Long ago, a landmass roughly the size of Greenland was demolished in an epic cataclysm, according to geologists who recently discovered this lost continent.
This ancient continent, believe to have existed hundreds of millions of years ago, was swallowed by the literally earth-shifting changes that began in the Mediterranean as the early landmass known as Pangea began to break up.
According to a recent study, as portions of land from this ancient mother continent slowly separated and drifted away from one another, oceans began to open in the rifts between the newly formed continents, submerging former areas of exposed land.
Dubbed Greater Adria, this once impressive landmass separated from modern-day Spain and southern France, initially remaining an island continent itself before finally being displaced by an order of several subduction zones, according to the new report.
The study, co-authored by D. J.J. van Hinsbergen, notes in the paper’s abstract, “The region has been the cradle for the development of geodynamic concepts that link crustal evolution to continental break-up, oceanic and continental subduction, and mantle dynamics in general.”
The study refers to the Mediterranean region as “intensely deformed” as a result of these processes, noting the use of state-of-the-art 3D numeric modeling tools which helped make reconstructions of how the Mediterranean looked as far back as the Jurassic period possible. The study also relied on Gplates, a modern computer software platform that, made available for free within the last few years, became fundamental in recreating and mapping the ancient Mediterranean due to the program’s accessibility.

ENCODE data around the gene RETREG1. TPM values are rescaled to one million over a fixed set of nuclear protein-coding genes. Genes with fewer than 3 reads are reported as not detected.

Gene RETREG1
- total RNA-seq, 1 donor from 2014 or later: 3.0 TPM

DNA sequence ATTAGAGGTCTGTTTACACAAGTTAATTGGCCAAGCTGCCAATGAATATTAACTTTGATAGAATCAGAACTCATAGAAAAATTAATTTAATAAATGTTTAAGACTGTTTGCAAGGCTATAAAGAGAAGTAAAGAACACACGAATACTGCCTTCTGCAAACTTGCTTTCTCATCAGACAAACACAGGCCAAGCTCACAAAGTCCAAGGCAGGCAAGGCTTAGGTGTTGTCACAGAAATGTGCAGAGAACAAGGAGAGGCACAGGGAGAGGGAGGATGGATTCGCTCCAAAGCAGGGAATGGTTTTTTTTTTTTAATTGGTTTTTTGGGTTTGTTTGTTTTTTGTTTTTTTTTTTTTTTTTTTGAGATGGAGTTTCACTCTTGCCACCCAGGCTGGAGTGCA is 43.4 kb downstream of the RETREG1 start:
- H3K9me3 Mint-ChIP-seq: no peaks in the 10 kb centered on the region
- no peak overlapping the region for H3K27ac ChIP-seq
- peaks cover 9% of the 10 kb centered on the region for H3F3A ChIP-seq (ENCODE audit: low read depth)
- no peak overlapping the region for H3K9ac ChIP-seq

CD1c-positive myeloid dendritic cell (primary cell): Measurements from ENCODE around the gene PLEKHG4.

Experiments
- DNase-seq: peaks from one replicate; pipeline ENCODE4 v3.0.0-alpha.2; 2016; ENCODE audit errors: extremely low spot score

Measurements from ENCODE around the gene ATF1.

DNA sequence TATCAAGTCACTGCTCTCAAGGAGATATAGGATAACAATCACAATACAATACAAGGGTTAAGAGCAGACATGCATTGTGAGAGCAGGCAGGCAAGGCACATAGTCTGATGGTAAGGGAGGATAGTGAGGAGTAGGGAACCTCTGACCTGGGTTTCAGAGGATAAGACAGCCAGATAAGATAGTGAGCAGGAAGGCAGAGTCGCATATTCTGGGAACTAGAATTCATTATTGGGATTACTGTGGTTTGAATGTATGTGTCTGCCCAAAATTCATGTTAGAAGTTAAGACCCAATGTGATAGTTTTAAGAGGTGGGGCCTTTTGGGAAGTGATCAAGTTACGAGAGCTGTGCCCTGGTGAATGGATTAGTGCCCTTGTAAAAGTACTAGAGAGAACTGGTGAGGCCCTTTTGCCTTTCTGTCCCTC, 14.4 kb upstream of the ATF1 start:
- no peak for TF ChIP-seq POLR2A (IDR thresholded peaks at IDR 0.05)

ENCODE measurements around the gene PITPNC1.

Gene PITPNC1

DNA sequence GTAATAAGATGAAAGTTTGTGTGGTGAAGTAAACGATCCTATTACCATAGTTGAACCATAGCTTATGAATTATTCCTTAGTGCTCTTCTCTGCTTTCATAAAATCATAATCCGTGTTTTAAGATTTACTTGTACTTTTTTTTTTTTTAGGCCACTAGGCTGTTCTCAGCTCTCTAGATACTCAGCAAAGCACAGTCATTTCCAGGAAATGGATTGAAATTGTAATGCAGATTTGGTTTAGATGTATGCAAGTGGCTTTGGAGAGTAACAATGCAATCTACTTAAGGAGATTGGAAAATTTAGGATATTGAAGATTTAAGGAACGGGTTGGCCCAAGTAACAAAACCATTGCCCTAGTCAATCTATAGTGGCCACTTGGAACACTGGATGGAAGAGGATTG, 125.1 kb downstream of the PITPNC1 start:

The discussion of a “lost continent” in the Mediterranean inevitably brings to mind notions of the famous mythical Atlantis, although the fact that both the newly rediscovered Greater Adria and the legends of Atlantis are deemed “lost” continents is about the extent of the similarity. Arguably, the discovery of ancient parts of the world that were once landmasses millions of years ago rivals the interest and intrigue that Atlantis has managed to maintain over the centuries.
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Nonetheless, the mythical references—largely due to the location—have been prevalent in the reporting of this discovery by various media outlets. As Robin Andrews wrote for National Geographic, “As [Greater Adria] dove into the hellish depths of the mantle, the top layer of the continent was scraped away, as if a titan were peeling a colossal apple.
“This wreckage was dumped onto the overlying plates,” Andrews says, “ready to form future mountains along the spine of Italy, as well as in Turkey, Greece, the Alps, and the Balkans.”
It is indeed hard not to associate such epic earth changes to mythology, as these discoveries tell of a world as it existed long before our own, and inhabited by life unlike anything seen on our planet today.
The study, co-authored by D. J.J. van Hinsbergen, is titled “Orogenic architecture of the Mediterranean region and kinematic reconstruction of its tectonic evolution since the Triassic,” and appeared in Science Direct.by